Click below for a MetaX sample match!
Though the Demo Decks are coming in the immediate future, and a tutorial video is in the works – today we’ll run through a few turns of a sample game to explain the engine’s mechanics. For a recap of terminology like “Push” and “Prep,” as well as an explanation of Characters, Events, and Battle Cards, see here.
- 1. Prep Step:
Prep any Pushed Characters that you have in play, then draw a card from your deck. The player that takes the first turn of the game must skip that turn’s Prep Step.
- 2. Planning Step:
During the Planning Step, you may play up to one Character card (to a maximum of three in play) and/or any amount of Events.
To play a Character card from your hand, place it into play (Prepped) on the table and add its +MP to your Meta Point total. Characters cannot Push to attack nor use their Push effects on the same turn that they come into play.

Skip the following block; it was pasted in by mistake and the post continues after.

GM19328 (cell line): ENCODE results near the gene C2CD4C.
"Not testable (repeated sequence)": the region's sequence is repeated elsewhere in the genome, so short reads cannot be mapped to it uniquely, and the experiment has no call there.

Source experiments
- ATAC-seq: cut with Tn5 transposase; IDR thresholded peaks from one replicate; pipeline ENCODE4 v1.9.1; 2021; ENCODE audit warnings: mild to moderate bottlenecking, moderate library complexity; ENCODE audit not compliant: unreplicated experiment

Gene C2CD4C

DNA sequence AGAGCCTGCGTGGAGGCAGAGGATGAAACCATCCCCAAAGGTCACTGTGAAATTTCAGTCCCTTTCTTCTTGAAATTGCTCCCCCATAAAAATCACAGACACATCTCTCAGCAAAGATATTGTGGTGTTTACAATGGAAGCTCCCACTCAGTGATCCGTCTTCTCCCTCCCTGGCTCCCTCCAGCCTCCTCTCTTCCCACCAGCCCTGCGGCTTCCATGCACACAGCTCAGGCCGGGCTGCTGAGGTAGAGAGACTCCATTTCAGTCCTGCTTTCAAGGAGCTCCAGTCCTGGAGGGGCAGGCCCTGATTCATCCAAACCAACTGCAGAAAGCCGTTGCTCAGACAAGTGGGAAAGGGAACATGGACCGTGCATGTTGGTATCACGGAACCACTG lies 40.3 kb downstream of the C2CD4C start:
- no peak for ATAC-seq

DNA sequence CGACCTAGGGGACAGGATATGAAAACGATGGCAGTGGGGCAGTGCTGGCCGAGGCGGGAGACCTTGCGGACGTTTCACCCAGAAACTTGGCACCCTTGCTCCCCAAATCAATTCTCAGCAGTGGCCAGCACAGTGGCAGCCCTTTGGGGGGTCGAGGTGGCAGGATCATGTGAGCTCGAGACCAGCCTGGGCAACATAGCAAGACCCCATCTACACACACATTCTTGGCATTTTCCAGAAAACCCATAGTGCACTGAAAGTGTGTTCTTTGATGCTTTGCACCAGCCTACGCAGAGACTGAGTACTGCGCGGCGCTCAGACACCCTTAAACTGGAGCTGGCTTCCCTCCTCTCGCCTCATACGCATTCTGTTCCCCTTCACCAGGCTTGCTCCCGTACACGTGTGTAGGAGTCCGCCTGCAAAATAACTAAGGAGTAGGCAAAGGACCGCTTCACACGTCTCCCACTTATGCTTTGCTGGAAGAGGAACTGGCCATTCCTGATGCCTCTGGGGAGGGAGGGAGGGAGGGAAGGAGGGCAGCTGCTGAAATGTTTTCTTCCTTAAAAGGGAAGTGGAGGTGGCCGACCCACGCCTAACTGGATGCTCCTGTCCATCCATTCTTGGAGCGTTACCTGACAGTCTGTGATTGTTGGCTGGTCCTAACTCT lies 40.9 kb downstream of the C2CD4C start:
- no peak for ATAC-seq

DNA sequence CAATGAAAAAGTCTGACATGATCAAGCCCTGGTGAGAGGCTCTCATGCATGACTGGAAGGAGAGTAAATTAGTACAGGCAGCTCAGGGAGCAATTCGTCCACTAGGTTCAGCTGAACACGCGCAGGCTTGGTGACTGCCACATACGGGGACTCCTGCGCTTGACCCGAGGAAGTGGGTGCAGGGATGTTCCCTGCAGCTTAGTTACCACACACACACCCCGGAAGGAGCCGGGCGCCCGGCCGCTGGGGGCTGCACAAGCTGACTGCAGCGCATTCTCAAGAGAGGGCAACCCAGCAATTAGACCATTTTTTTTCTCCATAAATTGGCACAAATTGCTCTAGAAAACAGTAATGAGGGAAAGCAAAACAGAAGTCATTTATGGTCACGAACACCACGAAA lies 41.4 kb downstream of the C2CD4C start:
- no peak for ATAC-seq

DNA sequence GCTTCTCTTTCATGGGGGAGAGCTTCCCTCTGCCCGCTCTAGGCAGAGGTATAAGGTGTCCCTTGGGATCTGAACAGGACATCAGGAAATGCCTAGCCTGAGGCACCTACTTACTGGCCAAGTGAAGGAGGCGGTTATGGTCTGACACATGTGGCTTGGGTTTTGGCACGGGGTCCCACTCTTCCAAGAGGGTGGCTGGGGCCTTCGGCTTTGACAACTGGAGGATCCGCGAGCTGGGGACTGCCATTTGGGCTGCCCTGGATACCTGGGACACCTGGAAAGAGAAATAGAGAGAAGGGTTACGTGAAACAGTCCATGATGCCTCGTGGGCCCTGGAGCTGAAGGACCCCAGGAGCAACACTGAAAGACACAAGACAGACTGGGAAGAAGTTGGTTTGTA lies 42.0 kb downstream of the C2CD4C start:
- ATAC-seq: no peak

To play an Event from your hand, pay its -MP cost and use its effect. It is then discarded to the discard pile.
You can also activate a Character’s Push effect during the Planning Step by Pushing it and using its ability (if it did not come into play that turn).
- 3. Battle Step:
The Battle Step is where you’ll be able to declare attacks and gain Victory Points. You’ll see an example of combat in the gameplay sample below, but also be sure to explore the “Attacking and Defending” section of the rulebook upon release!
Your turn ends after the Battle Step, and your opponent then takes the next turn (beginning with the Prep Step). Continue alternating turns until a winner has been decided.
Collect 7 Victory Points (“VPs”) to win the game! You also win the game the instant your opponent’s deck runs out of cards – but that is much less common.
You and your opponent each have a 40 card deck, and after shuffling you randomly determine which player will take the first turn. Each player begins the first turn of the game with 5 cards in hand and 0 MP. At this time, you may decide to mulligan by placing your hand on the bottom of your deck (in any order) and drawing 5 new cards (once per game). You are going first, and the Prep Step is skipped on the first turn of the game. You move on to the Planning Step, where you may choose to play up to one Character card. You play Superman – Man of Steel.